Panel 1
PLATE TECTONICS AND THE AGES OF THE HAWAIIAN ISLANDS

Many observers of the Hawaiian islands, including the original Polynesian colonists, have concluded that the northwestern islands are older than the southeastern ones because they are lower, more eroded, and no longer volcanically active. According to Hawaiian legend, for example, the goddess Pele moved successively from the older islands to the newer ones, creating new volcanoes on each island in an effort to escape the wrath of her sister Namaka.

With the development of potassium-argon radioactive dating in the 1960s, geologists were able to determine the actual ages of each Hawaiian island. For example, one comprehensive set of measurements has produced the following ages for the volcanoes on different islands:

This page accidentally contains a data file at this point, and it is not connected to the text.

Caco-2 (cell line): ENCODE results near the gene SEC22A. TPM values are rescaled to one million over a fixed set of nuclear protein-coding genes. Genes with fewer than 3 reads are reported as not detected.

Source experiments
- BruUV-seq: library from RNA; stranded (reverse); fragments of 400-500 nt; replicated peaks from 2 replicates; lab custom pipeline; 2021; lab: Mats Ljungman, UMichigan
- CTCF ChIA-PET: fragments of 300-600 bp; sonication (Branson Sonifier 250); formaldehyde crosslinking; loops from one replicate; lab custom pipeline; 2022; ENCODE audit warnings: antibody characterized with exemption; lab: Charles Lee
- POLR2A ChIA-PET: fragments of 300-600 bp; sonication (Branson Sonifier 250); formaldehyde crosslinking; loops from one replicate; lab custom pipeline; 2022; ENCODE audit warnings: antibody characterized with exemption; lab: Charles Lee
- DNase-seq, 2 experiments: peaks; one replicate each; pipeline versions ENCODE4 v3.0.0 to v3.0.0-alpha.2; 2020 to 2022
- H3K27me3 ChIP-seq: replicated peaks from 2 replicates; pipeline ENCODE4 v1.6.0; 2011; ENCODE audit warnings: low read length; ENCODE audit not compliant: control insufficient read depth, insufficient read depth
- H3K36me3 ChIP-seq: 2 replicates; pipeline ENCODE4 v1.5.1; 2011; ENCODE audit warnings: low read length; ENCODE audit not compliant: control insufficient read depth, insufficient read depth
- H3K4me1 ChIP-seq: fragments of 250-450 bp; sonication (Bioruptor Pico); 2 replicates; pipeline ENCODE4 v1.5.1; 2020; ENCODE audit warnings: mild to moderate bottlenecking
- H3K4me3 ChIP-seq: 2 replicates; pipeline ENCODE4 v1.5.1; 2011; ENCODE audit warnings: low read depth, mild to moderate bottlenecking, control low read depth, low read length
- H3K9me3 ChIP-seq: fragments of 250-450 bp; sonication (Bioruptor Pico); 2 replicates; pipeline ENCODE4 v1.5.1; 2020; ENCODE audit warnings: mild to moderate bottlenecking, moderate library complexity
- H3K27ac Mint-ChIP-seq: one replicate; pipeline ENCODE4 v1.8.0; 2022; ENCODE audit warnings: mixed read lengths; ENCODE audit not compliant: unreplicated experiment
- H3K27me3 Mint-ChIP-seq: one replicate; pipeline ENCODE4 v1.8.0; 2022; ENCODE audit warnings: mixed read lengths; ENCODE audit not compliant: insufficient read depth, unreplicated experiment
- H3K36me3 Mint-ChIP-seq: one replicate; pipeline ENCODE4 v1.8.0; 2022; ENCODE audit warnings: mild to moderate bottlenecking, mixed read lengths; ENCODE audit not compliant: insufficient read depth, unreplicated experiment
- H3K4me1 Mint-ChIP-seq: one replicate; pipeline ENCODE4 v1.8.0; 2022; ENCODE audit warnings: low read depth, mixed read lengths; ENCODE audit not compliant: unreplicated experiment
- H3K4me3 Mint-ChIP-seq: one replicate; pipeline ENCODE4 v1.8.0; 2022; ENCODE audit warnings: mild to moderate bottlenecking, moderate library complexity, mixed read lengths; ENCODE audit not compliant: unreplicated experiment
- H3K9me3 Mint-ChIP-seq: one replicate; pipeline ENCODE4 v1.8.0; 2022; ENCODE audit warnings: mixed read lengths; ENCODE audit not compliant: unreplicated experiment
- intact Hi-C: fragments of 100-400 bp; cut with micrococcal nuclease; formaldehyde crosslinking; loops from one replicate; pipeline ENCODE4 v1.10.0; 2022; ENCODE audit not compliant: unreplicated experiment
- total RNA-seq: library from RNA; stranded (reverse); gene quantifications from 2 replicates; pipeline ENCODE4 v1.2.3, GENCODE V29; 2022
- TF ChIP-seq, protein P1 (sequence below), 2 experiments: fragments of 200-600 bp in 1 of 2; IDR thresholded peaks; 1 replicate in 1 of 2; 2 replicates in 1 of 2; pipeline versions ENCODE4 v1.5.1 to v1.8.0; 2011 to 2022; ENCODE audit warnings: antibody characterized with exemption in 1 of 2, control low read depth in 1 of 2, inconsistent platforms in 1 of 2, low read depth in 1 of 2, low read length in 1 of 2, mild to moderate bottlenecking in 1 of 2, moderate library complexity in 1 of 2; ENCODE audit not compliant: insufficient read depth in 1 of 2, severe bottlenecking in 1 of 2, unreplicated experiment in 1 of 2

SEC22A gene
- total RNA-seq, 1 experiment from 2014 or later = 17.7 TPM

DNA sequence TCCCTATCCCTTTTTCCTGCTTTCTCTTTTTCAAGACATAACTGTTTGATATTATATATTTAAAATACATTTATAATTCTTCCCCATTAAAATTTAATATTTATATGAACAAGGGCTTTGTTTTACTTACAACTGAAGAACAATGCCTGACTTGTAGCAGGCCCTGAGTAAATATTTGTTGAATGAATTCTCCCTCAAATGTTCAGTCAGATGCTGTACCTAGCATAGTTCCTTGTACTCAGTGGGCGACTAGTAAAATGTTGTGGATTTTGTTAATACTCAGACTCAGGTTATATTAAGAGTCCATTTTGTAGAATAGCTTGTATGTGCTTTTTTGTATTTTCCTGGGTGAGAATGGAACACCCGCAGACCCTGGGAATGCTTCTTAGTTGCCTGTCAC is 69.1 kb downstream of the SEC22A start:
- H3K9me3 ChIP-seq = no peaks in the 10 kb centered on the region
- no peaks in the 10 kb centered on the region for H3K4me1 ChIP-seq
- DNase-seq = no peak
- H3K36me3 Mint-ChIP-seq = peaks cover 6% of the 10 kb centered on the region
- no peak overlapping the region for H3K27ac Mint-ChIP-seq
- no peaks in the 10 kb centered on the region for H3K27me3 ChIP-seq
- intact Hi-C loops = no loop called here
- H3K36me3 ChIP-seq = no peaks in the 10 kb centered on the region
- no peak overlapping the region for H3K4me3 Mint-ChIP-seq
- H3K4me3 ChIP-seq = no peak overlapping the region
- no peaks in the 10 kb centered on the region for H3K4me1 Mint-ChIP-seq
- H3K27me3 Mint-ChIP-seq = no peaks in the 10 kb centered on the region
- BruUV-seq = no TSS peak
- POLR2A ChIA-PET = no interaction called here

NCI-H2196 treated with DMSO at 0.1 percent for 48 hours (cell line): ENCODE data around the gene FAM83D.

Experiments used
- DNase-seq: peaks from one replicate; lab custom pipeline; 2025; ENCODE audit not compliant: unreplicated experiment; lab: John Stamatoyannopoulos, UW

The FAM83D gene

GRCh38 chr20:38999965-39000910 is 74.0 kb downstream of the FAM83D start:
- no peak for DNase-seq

ISLAND

VOLCANO

AGE (millions of years)

Hawaii

Mauna Kea

0.375

Hawaii

Kohala

0.43

Maui

Haleakala

0.75

Maui

West Maui

1.32

Lanai

Lanai

1.28

Molokai

East Molokai

1.76

Molokai

West Molokai

1.90

Oahu

Waianae

3.7

Niihau

Niihau

4.9

Kauai

Kauai

5.1

Nihoa

Nihoa

7.2

Necker

Necker

10.3

SOURCE: David A. Clague and G. Brent Dalrymple. The Hawaiian-emperor volcanic chain, Part I. Geologic evolution. In R.W. Decker, T.L. Wright, and P.H. Stauffer, eds. Volcanism in Hawaii, U.S. Geological Survey Professional Paper 1350:5-54, 1987.



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